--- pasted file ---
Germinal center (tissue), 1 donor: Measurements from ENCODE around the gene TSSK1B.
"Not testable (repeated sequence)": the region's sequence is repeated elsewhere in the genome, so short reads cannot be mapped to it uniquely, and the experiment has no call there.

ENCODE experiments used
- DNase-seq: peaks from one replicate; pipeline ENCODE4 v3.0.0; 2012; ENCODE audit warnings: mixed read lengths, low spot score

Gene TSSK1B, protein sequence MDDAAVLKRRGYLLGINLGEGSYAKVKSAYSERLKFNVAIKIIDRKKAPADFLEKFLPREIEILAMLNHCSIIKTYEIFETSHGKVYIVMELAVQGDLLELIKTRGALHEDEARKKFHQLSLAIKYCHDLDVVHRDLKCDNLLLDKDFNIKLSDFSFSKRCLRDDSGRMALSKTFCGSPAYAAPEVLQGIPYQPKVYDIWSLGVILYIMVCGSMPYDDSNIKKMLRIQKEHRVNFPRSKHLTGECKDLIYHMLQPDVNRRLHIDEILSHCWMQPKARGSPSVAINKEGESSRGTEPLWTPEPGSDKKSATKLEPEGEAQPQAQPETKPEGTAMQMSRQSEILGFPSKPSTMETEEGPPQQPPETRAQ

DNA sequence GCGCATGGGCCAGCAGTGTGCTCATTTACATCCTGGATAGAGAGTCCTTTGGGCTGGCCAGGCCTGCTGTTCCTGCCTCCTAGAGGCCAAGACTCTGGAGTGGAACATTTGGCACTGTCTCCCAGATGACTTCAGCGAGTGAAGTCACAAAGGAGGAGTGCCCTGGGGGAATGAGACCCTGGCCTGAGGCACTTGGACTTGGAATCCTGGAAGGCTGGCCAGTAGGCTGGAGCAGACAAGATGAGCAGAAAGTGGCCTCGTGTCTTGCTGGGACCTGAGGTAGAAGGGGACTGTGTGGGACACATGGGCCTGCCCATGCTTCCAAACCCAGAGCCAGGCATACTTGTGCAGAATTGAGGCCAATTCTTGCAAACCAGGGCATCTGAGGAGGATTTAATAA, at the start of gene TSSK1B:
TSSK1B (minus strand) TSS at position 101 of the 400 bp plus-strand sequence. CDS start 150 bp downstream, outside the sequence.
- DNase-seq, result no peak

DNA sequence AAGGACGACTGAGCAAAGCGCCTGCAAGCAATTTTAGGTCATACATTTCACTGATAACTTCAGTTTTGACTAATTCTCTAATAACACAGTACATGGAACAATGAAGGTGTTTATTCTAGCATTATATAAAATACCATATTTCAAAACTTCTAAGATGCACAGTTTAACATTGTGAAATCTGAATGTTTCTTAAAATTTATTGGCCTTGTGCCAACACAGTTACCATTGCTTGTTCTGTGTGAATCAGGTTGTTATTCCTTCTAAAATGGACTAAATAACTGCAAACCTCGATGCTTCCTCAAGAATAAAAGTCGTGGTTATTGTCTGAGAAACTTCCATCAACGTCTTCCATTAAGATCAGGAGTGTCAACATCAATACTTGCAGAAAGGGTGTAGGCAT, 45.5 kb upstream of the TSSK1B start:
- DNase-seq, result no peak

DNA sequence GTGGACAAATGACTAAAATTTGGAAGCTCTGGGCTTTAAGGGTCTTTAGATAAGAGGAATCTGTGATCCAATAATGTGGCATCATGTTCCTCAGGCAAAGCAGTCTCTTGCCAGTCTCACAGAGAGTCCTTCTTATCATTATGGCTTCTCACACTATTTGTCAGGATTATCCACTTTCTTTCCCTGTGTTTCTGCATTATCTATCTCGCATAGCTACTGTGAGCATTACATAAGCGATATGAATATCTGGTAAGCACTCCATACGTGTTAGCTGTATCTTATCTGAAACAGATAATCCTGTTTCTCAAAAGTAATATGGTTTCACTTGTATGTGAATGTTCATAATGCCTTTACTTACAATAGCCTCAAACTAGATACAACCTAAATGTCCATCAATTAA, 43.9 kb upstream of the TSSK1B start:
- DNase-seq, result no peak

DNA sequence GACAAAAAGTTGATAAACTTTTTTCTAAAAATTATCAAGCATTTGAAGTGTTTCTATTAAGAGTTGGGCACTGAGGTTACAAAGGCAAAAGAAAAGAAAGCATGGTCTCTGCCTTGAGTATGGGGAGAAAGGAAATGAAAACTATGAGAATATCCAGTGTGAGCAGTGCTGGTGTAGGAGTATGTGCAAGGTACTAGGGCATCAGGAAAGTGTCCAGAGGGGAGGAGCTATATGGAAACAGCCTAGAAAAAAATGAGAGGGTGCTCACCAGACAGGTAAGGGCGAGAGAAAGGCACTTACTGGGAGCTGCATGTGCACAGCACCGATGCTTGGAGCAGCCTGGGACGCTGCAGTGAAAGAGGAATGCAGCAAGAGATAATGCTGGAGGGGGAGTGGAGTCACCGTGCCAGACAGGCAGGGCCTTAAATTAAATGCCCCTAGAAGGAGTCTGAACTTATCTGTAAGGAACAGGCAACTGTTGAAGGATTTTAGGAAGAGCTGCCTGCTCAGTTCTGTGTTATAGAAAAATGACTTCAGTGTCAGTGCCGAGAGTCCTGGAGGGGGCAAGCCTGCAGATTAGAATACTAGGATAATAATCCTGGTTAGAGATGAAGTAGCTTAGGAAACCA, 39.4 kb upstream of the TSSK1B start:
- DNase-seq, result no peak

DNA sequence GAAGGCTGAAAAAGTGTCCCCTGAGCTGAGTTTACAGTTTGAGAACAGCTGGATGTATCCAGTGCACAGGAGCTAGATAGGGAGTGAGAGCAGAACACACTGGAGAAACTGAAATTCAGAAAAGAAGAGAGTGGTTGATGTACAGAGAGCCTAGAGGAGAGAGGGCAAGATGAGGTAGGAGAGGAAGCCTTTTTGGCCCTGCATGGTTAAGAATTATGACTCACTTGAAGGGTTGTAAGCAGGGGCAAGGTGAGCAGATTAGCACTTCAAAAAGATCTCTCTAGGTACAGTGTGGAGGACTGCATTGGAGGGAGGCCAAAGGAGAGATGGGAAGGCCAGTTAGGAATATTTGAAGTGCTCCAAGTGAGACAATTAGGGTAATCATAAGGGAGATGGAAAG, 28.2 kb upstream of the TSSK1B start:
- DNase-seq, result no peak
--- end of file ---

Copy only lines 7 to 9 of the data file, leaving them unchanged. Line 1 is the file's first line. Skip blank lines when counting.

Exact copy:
TSSK1B (minus strand) TSS at position 101 of the 400 bp plus-strand sequence. CDS start 150 bp downstream, outside the sequence.
- DNase-seq, result no peak

DNA sequence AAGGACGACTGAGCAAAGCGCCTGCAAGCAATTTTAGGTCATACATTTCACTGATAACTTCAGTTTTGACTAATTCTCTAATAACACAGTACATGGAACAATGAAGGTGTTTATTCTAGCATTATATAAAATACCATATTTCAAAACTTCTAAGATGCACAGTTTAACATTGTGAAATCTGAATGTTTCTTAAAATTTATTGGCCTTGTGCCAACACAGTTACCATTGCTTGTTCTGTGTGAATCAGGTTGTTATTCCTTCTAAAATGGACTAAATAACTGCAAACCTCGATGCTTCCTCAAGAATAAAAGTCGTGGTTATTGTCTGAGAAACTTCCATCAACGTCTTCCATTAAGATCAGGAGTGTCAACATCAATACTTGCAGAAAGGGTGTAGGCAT, 45.5 kb upstream of the TSSK1B start: